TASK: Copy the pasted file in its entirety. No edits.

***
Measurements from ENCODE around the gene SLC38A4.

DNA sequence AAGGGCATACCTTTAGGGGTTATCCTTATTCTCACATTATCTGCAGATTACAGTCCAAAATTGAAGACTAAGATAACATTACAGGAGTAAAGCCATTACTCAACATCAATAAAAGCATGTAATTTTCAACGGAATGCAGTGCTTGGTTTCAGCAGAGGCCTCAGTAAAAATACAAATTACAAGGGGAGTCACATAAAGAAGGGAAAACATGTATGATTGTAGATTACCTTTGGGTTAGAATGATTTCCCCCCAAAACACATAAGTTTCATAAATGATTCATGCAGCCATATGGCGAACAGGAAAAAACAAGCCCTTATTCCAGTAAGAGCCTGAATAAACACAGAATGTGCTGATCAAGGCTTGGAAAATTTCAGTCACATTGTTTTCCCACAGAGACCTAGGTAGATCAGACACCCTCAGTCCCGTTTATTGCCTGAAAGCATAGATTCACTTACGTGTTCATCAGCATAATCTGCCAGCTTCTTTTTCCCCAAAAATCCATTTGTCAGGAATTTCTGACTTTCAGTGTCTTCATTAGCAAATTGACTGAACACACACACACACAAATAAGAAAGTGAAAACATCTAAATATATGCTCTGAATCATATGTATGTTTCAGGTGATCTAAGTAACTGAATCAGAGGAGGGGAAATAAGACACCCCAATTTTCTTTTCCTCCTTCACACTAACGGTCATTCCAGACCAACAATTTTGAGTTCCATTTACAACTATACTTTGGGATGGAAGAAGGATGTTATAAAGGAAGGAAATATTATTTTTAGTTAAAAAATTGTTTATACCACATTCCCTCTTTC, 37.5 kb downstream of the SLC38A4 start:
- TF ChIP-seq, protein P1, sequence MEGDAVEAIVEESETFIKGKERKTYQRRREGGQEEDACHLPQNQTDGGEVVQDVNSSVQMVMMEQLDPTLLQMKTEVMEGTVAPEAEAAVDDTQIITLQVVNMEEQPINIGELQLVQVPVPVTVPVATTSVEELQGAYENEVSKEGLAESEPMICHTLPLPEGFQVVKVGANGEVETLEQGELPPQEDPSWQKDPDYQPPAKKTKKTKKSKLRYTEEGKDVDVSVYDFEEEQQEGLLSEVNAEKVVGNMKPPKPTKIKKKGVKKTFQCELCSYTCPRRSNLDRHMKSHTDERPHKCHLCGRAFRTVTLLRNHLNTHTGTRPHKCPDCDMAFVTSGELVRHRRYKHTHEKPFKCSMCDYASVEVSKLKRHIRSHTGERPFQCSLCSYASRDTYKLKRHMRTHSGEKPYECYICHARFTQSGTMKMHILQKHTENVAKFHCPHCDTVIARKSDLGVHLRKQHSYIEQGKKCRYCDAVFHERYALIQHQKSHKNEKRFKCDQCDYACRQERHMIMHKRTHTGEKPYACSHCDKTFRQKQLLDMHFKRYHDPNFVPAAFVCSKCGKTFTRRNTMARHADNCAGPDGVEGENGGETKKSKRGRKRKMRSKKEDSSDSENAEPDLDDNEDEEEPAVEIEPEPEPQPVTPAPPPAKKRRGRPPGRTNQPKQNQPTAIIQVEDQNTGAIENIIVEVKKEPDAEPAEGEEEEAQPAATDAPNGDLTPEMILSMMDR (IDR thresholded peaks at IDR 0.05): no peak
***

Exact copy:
Measurements from ENCODE around the gene SLC38A4.

DNA sequence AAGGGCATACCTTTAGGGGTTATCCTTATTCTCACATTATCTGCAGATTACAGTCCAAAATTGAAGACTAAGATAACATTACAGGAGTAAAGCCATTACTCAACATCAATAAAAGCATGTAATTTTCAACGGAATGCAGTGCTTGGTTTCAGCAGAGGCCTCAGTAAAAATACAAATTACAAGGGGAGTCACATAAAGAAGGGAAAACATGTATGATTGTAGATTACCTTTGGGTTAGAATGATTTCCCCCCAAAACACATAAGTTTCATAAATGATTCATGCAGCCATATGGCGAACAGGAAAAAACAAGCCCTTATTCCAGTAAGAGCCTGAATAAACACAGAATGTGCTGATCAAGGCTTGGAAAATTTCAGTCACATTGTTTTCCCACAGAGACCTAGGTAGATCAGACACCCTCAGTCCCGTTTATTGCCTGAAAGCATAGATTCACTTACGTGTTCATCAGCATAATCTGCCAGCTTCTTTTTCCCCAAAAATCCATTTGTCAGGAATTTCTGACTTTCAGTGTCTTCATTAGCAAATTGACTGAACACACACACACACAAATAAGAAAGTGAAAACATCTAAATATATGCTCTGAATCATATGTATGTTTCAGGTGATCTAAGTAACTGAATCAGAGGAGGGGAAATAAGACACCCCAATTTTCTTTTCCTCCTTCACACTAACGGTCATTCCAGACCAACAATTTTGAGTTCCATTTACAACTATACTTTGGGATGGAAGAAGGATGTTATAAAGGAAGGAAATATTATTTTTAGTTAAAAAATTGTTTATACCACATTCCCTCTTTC, 37.5 kb downstream of the SLC38A4 start:
- TF ChIP-seq, protein P1, sequence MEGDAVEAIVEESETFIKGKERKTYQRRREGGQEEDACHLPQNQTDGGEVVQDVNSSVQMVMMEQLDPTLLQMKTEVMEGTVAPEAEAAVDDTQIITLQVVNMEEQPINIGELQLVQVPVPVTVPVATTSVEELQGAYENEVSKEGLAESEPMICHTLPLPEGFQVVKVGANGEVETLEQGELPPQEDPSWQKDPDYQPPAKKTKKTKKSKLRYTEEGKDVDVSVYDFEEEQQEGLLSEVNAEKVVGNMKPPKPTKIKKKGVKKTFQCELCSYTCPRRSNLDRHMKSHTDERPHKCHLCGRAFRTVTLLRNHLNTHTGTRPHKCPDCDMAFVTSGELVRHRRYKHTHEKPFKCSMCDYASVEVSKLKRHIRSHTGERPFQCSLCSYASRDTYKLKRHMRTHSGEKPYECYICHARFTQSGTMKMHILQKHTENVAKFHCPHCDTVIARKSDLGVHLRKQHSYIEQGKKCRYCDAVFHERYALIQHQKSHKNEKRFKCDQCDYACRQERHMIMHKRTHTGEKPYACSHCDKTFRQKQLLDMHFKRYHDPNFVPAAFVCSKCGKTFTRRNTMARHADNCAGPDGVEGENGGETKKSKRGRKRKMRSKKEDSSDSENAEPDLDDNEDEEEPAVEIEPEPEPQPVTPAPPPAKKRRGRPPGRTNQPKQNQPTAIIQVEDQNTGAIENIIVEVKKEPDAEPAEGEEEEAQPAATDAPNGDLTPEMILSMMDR (IDR thresholded peaks at IDR 0.05): no peak